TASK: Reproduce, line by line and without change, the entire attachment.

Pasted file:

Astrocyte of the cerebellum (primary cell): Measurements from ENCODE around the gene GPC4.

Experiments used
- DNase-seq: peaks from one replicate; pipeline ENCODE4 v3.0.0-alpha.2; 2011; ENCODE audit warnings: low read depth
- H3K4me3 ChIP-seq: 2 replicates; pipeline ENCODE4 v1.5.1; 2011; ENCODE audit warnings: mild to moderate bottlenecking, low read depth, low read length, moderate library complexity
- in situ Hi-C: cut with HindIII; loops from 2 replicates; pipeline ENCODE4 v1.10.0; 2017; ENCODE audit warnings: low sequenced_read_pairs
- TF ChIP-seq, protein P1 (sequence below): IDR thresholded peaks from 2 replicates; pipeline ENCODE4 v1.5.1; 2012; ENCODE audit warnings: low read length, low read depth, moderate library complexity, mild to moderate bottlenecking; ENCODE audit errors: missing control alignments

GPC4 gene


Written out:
Astrocyte of the cerebellum (primary cell): Measurements from ENCODE around the gene GPC4.

Experiments used
- DNase-seq: peaks from one replicate; pipeline ENCODE4 v3.0.0-alpha.2; 2011; ENCODE audit warnings: low read depth
- H3K4me3 ChIP-seq: 2 replicates; pipeline ENCODE4 v1.5.1; 2011; ENCODE audit warnings: mild to moderate bottlenecking, low read depth, low read length, moderate library complexity
- in situ Hi-C: cut with HindIII; loops from 2 replicates; pipeline ENCODE4 v1.10.0; 2017; ENCODE audit warnings: low sequenced_read_pairs
- TF ChIP-seq, protein P1 (sequence below): IDR thresholded peaks from 2 replicates; pipeline ENCODE4 v1.5.1; 2012; ENCODE audit warnings: low read length, low read depth, moderate library complexity, mild to moderate bottlenecking; ENCODE audit errors: missing control alignments

GPC4 gene